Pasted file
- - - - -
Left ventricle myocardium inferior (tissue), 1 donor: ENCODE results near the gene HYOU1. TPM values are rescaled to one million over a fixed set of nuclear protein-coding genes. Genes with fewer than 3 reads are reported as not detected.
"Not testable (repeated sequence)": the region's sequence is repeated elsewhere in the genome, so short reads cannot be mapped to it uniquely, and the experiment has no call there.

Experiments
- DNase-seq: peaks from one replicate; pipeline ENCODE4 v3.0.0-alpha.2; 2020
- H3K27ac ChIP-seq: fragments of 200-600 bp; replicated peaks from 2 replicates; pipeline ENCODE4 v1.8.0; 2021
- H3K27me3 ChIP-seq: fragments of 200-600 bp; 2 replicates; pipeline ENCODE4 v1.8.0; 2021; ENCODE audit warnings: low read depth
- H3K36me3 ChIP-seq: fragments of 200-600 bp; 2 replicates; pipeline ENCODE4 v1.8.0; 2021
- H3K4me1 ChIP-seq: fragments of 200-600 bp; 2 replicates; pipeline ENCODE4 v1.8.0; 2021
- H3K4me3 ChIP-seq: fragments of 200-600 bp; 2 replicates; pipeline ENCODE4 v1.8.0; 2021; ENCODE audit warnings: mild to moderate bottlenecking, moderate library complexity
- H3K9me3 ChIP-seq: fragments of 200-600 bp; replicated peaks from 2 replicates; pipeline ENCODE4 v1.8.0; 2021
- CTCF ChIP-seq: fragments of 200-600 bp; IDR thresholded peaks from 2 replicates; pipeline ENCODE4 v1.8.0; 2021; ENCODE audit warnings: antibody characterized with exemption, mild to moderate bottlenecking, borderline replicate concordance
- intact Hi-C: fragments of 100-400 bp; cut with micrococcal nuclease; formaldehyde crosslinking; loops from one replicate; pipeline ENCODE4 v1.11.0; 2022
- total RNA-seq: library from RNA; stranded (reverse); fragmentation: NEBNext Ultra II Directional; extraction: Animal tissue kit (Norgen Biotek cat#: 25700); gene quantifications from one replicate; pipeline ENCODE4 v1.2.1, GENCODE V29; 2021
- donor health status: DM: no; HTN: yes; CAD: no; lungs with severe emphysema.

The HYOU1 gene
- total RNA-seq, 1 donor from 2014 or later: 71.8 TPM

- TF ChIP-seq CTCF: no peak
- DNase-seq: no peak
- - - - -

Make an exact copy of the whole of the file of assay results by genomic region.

Left ventricle myocardium inferior (tissue), 1 donor: ENCODE results near the gene HYOU1. TPM values are rescaled to one million over a fixed set of nuclear protein-coding genes. Genes with fewer than 3 reads are reported as not detected.
"Not testable (repeated sequence)": the region's sequence is repeated elsewhere in the genome, so short reads cannot be mapped to it uniquely, and the experiment has no call there.

Experiments
- DNase-seq: peaks from one replicate; pipeline ENCODE4 v3.0.0-alpha.2; 2020
- H3K27ac ChIP-seq: fragments of 200-600 bp; replicated peaks from 2 replicates; pipeline ENCODE4 v1.8.0; 2021
- H3K27me3 ChIP-seq: fragments of 200-600 bp; 2 replicates; pipeline ENCODE4 v1.8.0; 2021; ENCODE audit warnings: low read depth
- H3K36me3 ChIP-seq: fragments of 200-600 bp; 2 replicates; pipeline ENCODE4 v1.8.0; 2021
- H3K4me1 ChIP-seq: fragments of 200-600 bp; 2 replicates; pipeline ENCODE4 v1.8.0; 2021
- H3K4me3 ChIP-seq: fragments of 200-600 bp; 2 replicates; pipeline ENCODE4 v1.8.0; 2021; ENCODE audit warnings: mild to moderate bottlenecking, moderate library complexity
- H3K9me3 ChIP-seq: fragments of 200-600 bp; replicated peaks from 2 replicates; pipeline ENCODE4 v1.8.0; 2021
- CTCF ChIP-seq: fragments of 200-600 bp; IDR thresholded peaks from 2 replicates; pipeline ENCODE4 v1.8.0; 2021; ENCODE audit warnings: antibody characterized with exemption, mild to moderate bottlenecking, borderline replicate concordance
- intact Hi-C: fragments of 100-400 bp; cut with micrococcal nuclease; formaldehyde crosslinking; loops from one replicate; pipeline ENCODE4 v1.11.0; 2022
- total RNA-seq: library from RNA; stranded (reverse); fragmentation: NEBNext Ultra II Directional; extraction: Animal tissue kit (Norgen Biotek cat#: 25700); gene quantifications from one replicate; pipeline ENCODE4 v1.2.1, GENCODE V29; 2021
- donor health status: DM: no; HTN: yes; CAD: no; lungs with severe emphysema.

The HYOU1 gene
- total RNA-seq, 1 donor from 2014 or later: 71.8 TPM

- TF ChIP-seq CTCF: no peak
- DNase-seq: no peak